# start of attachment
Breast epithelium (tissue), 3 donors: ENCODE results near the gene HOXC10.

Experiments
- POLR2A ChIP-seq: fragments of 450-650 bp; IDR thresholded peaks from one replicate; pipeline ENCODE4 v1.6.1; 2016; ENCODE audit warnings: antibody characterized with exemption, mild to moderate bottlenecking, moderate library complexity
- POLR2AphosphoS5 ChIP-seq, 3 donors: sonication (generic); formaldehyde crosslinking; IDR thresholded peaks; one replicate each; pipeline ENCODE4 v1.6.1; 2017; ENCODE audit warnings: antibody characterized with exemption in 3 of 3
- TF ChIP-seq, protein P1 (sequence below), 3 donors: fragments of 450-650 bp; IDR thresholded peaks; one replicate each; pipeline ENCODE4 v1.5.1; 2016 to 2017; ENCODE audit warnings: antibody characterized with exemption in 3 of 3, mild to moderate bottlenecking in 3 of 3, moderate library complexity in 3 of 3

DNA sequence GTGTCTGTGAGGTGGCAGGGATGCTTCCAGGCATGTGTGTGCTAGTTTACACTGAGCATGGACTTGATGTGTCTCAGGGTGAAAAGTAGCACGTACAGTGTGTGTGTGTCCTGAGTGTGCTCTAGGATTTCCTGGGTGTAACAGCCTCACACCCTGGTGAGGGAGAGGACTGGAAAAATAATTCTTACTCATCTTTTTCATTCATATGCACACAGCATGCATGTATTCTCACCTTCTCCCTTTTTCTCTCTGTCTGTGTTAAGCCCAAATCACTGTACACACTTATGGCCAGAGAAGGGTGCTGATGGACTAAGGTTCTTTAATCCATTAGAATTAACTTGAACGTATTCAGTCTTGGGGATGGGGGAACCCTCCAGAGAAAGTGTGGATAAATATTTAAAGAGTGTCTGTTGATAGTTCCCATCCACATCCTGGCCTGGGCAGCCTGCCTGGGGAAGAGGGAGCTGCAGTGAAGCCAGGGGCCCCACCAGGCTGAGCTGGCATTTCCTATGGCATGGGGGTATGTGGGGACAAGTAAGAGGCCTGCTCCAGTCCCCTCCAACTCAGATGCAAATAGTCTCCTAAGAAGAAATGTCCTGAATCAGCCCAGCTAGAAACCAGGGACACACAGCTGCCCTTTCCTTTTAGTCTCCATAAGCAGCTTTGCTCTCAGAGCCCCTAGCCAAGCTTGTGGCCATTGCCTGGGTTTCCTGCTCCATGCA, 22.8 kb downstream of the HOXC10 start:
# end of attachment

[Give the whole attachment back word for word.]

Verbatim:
Breast epithelium (tissue), 3 donors: ENCODE results near the gene HOXC10.

Experiments
- POLR2A ChIP-seq: fragments of 450-650 bp; IDR thresholded peaks from one replicate; pipeline ENCODE4 v1.6.1; 2016; ENCODE audit warnings: antibody characterized with exemption, mild to moderate bottlenecking, moderate library complexity
- POLR2AphosphoS5 ChIP-seq, 3 donors: sonication (generic); formaldehyde crosslinking; IDR thresholded peaks; one replicate each; pipeline ENCODE4 v1.6.1; 2017; ENCODE audit warnings: antibody characterized with exemption in 3 of 3
- TF ChIP-seq, protein P1 (sequence below), 3 donors: fragments of 450-650 bp; IDR thresholded peaks; one replicate each; pipeline ENCODE4 v1.5.1; 2016 to 2017; ENCODE audit warnings: antibody characterized with exemption in 3 of 3, mild to moderate bottlenecking in 3 of 3, moderate library complexity in 3 of 3

DNA sequence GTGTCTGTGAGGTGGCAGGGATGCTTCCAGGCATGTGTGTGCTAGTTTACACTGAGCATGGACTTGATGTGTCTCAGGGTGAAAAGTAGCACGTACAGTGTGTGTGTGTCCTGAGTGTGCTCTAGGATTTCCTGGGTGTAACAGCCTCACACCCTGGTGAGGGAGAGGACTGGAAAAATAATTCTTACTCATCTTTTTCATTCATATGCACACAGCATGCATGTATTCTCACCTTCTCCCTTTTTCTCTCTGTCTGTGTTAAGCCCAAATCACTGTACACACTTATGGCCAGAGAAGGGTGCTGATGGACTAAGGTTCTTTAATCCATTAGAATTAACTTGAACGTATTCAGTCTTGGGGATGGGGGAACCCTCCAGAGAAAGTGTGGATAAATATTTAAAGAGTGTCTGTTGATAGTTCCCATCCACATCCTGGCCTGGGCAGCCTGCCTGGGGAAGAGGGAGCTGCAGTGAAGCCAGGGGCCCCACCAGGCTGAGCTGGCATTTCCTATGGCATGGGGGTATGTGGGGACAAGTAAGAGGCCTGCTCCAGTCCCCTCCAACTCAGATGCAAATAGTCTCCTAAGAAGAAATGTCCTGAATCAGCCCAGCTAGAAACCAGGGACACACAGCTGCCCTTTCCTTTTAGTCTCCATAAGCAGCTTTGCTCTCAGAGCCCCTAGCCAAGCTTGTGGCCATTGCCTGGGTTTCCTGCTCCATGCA, 22.8 kb downstream of the HOXC10 start: